How to add WP’s customizer CSS into the classic editor

Recently, a newly acquired client needed the styling from the Customizer’s custom CSS to show in the classic editor (TinyMCE). In all my years of working with WordPress, this was the first time I’d had this request, so, knowing that you can inject styling into the TinyMCE editor, I set about finding a solution.

There are several ways to add custom styling to the classic editor, including:

  • loading a custom stylesheet, using add_editor_style('custom-editor-style.css'),
  • loading a custom stylesheet, using add_filter('mce_css'), and
  • loading dynamic styles, using add_filter('tiny_mce_before_init') and appending style properties to $settings['content_style'].

In this post, we’ll focus on the latter, which we can use to get the Customizer’s CSS.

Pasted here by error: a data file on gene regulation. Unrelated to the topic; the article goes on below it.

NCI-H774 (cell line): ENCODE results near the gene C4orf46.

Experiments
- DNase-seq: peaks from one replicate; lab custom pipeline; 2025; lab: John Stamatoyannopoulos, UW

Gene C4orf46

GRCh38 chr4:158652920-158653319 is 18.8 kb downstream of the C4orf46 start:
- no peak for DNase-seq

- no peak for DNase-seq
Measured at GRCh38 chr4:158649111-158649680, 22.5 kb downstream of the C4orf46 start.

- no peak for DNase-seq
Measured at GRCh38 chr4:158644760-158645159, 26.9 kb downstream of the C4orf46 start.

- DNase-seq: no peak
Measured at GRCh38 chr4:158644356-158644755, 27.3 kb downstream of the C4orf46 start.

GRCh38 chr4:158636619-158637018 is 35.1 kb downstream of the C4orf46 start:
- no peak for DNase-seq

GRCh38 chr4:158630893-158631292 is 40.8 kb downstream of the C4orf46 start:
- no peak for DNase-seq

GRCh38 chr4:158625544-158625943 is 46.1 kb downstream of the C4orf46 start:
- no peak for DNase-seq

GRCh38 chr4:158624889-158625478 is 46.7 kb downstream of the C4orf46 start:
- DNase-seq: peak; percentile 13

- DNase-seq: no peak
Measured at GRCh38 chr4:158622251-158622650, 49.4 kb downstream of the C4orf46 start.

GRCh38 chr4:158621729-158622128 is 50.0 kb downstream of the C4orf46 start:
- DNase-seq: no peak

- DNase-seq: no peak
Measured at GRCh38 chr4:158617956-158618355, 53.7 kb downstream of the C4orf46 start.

Loading Customizer CSS into the Classic Editor

The Customizer’s theme CSS is stored in the post table, with post type custom_css. To get this we’ll use get_posts(), then we’ll append the post_content to $mce_settings['content_style'] (after sanitising it). Here’s the WordPress filter, note that I’ve used an anonymous function, but you don’t have to:

add_filter('tiny_mce_before_init', function ($mce_init) {
    $customizer_posts = get_posts('post_type=custom_css&numberposts=1');
    $styles = $customizer_posts[0]->post_content ?? '';
    // return early if no stlying was found
    if (!$styles) return $mce_init;
    // sanitise ready for use
    $styles = sanitize_text_field($styles);
    // add styling
    if (isset($mce_init['content_style'])) {
        $mce_init['content_style'] .= " $styles ";
    } else {
        $mce_init['content_style'] = " $styles ";
    // return updated settings
    return $mce_init;

And that’s how to add customizer CSS into the classic editor.

If you’re struggling with this or any other WordPress challenge, don’t hesitate to get in touch for further support.